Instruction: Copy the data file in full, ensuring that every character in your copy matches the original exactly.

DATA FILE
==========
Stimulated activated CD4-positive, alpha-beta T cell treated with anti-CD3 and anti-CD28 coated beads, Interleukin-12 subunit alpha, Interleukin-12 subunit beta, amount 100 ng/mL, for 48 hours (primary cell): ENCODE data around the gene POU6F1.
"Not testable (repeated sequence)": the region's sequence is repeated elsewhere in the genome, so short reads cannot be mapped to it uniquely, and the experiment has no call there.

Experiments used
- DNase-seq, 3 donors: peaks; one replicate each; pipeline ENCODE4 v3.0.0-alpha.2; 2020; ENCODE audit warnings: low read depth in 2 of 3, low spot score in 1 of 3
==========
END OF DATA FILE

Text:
Stimulated activated CD4-positive, alpha-beta T cell treated with anti-CD3 and anti-CD28 coated beads, Interleukin-12 subunit alpha, Interleukin-12 subunit beta, amount 100 ng/mL, for 48 hours (primary cell): ENCODE data around the gene POU6F1.
"Not testable (repeated sequence)": the region's sequence is repeated elsewhere in the genome, so short reads cannot be mapped to it uniquely, and the experiment has no call there.

Experiments used
- DNase-seq, 3 donors: peaks; one replicate each; pipeline ENCODE4 v3.0.0-alpha.2; 2020; ENCODE audit warnings: low read depth in 2 of 3, low spot score in 1 of 3